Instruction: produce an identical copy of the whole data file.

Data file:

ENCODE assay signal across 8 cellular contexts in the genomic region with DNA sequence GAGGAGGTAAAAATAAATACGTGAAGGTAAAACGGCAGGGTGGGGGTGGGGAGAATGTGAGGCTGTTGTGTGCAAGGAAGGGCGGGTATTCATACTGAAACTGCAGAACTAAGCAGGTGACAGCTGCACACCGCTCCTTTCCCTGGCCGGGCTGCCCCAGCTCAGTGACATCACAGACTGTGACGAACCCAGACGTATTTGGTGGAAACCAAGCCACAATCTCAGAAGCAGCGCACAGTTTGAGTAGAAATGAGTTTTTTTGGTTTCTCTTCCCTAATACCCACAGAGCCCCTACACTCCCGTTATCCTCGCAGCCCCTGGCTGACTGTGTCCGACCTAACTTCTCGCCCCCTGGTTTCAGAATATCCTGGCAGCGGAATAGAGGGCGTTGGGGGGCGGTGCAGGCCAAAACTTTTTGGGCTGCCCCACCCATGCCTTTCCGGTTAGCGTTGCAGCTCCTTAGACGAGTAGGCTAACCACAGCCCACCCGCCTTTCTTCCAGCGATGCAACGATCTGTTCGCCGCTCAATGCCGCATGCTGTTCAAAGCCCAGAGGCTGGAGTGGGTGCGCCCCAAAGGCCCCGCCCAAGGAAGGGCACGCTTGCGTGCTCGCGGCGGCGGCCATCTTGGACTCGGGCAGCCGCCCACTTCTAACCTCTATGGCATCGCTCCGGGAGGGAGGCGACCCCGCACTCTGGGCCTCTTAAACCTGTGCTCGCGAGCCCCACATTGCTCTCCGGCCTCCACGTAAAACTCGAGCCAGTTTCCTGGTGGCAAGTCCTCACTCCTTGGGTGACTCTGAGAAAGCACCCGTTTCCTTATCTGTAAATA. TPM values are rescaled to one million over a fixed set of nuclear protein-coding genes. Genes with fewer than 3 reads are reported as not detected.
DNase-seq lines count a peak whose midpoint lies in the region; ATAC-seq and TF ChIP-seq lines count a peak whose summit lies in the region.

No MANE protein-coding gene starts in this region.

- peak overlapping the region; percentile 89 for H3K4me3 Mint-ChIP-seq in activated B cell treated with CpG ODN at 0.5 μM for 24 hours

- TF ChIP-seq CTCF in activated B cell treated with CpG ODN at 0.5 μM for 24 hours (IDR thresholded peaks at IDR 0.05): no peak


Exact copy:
ENCODE assay signal across 8 cellular contexts in the genomic region with DNA sequence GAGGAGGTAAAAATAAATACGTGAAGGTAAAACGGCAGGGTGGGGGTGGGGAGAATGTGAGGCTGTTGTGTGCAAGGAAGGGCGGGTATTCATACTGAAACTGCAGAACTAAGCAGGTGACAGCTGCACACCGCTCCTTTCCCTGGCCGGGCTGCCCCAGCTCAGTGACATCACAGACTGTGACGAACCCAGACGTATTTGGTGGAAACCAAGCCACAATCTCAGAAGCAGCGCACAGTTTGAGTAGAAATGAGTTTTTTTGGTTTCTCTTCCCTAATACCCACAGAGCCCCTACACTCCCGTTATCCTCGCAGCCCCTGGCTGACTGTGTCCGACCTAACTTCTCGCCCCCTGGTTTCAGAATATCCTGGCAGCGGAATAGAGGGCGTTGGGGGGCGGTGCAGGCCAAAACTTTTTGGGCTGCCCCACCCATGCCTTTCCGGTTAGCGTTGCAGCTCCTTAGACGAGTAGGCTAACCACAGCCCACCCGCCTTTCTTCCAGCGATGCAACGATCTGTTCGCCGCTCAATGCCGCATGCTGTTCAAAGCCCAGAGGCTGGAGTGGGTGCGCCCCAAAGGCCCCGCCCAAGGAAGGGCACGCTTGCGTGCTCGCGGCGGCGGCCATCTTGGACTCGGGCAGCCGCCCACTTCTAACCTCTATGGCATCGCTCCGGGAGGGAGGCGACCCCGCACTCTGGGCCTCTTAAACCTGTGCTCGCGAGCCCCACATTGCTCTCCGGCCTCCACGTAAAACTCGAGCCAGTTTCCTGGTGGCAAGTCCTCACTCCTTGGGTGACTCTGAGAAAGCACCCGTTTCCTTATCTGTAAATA. TPM values are rescaled to one million over a fixed set of nuclear protein-coding genes. Genes with fewer than 3 reads are reported as not detected.
DNase-seq lines count a peak whose midpoint lies in the region; ATAC-seq and TF ChIP-seq lines count a peak whose summit lies in the region.

No MANE protein-coding gene starts in this region.

- peak overlapping the region; percentile 89 for H3K4me3 Mint-ChIP-seq in activated B cell treated with CpG ODN at 0.5 μM for 24 hours

- TF ChIP-seq CTCF in activated B cell treated with CpG ODN at 0.5 μM for 24 hours (IDR thresholded peaks at IDR 0.05): no peak